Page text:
Slides usually came with cardboard mounts, in a box that would hold 24 or 36 slides.  If the mount warps from heat or moisture, you can open up the cardboard sandwich and insert the film in a plastic mount (if you can find any).  The cardboard box from processing is one way to store slides, if you received them after processing.


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firstbelt
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Re: Storing Slides
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« Reply #8 on: Mar 27th, 2013, 10:56pm »
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Anyone who planned on showing slides with a projector used the trays from the manufacturer of the particular system.  Kodak Carousel trays were handy, but not very efficient way to store a large number of slides.

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firstbelt
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Re: Storing Slides
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« Reply #9 on: Mar 27th, 2013, 11:00pm »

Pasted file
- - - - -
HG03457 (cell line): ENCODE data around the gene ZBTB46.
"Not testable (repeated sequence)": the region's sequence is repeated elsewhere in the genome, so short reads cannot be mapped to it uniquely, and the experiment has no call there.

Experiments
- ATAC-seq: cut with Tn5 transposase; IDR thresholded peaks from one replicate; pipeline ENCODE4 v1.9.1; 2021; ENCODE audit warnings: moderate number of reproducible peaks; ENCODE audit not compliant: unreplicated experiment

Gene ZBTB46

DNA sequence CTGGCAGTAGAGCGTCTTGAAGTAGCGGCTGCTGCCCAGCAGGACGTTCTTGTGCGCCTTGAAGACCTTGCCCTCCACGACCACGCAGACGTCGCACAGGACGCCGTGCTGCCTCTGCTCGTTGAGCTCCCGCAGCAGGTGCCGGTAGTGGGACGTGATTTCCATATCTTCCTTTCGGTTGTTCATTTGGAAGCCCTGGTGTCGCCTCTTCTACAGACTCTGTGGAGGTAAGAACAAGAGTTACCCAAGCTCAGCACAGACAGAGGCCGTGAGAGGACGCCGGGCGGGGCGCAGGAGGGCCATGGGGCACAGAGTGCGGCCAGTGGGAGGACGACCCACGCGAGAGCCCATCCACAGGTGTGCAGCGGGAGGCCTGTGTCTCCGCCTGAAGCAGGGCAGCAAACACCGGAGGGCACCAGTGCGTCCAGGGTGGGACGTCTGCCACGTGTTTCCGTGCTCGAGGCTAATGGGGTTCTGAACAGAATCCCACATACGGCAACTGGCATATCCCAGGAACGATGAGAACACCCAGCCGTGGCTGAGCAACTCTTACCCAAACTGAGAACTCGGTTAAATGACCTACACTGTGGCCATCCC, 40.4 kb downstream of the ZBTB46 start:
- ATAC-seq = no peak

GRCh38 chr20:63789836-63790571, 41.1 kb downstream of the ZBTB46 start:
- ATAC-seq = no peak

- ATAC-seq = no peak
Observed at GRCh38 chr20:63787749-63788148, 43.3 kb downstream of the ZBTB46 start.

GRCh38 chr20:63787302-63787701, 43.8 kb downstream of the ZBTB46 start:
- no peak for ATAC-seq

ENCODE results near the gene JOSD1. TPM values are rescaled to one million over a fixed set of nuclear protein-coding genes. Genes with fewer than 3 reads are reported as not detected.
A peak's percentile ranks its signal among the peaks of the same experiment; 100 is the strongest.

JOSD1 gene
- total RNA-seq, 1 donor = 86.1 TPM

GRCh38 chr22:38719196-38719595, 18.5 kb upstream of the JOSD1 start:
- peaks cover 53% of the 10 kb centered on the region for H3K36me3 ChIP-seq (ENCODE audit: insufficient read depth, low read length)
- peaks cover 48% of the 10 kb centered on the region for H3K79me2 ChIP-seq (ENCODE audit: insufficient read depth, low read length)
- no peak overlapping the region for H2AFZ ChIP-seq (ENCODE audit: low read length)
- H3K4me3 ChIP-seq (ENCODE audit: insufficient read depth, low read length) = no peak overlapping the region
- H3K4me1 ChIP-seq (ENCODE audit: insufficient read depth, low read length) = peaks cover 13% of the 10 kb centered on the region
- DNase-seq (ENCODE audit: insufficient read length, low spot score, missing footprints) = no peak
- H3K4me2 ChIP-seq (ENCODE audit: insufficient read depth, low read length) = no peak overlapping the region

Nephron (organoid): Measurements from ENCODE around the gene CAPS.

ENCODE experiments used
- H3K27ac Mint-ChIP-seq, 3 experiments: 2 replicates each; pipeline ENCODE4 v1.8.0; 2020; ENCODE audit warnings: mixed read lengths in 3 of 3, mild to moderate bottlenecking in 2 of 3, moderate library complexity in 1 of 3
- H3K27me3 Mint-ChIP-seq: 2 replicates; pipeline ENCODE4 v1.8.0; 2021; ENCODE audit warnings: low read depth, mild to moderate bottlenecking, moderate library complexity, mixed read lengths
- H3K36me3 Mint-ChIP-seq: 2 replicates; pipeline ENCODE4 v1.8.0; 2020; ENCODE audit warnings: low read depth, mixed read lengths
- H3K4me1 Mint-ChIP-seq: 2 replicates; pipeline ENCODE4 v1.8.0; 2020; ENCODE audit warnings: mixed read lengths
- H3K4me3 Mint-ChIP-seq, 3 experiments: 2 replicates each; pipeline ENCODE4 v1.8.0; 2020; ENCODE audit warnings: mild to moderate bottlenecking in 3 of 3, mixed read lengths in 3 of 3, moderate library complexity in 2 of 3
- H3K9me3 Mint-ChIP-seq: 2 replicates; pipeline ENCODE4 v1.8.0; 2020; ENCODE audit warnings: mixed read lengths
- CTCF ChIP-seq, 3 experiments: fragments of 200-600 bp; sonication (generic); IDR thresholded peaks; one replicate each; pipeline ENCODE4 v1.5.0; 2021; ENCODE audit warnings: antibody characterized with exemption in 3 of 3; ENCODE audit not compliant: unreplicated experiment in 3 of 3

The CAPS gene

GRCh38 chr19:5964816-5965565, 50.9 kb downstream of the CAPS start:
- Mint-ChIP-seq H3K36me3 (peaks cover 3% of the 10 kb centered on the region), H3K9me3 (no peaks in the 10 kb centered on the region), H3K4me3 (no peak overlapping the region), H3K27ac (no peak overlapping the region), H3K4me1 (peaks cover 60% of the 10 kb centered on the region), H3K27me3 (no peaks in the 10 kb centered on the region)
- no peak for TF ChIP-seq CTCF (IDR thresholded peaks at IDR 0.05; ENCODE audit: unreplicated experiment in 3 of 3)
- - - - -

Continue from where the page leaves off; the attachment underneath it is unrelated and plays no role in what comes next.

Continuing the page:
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You might be able to find plastic sheets for a standard binder to hold a dozen or so slides per sheet.  I shot black&white negatives and store them in similar plastic sheets.  If you go that direction, make sure the plastic is safe for film storage.

http://Forums.Railfan.net/Images/Photo/slides04.jpg
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firstbelt
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Re: Storing Slides
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« Reply #10 on: Mar 27th, 2013, 11:06pm »